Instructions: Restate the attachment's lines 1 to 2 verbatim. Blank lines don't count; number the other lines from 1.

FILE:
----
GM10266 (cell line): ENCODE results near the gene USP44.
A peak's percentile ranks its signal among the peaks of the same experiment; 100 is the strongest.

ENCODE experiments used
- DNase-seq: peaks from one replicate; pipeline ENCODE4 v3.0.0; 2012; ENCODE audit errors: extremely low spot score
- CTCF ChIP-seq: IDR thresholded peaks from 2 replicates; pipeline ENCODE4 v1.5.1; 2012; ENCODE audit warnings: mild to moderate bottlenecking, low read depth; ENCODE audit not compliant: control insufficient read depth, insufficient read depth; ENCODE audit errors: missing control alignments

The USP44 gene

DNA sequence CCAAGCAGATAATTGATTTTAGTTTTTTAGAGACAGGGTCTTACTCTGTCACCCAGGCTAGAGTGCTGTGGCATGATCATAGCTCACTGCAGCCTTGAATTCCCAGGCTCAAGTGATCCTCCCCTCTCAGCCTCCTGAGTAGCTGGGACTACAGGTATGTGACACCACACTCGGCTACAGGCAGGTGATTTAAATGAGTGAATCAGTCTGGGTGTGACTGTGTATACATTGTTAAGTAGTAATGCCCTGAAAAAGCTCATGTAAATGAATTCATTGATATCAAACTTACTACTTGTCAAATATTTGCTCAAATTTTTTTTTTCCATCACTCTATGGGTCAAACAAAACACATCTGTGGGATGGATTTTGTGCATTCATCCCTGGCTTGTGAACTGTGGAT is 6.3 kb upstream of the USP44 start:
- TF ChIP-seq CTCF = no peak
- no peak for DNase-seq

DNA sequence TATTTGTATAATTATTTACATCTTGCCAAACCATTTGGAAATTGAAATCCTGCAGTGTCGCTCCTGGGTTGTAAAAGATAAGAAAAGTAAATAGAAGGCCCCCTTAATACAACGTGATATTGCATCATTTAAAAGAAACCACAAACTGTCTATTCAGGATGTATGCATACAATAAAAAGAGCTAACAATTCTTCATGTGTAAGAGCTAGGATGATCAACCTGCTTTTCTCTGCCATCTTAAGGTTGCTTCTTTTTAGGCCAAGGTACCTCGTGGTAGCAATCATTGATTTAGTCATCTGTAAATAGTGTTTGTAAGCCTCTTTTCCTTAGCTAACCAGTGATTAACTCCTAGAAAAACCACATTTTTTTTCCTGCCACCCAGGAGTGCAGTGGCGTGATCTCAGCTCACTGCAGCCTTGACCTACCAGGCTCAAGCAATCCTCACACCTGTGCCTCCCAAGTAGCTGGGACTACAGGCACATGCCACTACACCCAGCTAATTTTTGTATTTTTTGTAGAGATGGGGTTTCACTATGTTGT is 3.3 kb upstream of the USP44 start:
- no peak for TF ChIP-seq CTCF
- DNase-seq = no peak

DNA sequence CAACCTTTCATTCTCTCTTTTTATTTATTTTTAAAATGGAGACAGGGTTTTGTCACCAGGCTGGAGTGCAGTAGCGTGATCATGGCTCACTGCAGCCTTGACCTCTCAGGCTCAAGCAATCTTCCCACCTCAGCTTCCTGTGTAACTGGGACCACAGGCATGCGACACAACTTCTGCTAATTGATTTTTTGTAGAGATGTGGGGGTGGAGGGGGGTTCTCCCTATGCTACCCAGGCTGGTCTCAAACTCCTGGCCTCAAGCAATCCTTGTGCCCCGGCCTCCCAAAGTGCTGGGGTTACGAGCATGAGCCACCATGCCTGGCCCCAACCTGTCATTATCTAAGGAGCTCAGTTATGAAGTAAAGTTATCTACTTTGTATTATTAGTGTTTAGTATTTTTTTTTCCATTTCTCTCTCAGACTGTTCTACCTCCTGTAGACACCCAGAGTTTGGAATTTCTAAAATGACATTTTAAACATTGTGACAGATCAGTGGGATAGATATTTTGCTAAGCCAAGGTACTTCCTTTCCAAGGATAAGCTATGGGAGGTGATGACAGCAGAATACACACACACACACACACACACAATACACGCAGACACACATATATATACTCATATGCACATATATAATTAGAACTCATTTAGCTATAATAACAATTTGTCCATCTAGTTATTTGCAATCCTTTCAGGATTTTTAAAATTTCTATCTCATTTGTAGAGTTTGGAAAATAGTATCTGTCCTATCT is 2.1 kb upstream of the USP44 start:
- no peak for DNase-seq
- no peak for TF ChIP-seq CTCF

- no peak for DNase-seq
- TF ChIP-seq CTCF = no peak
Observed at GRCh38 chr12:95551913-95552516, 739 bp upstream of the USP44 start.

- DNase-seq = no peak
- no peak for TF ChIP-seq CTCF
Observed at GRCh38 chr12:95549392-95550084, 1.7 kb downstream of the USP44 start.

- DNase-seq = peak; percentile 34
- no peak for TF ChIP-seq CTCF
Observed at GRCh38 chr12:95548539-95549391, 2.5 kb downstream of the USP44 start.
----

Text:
GM10266 (cell line): ENCODE results near the gene USP44.
A peak's percentile ranks its signal among the peaks of the same experiment; 100 is the strongest.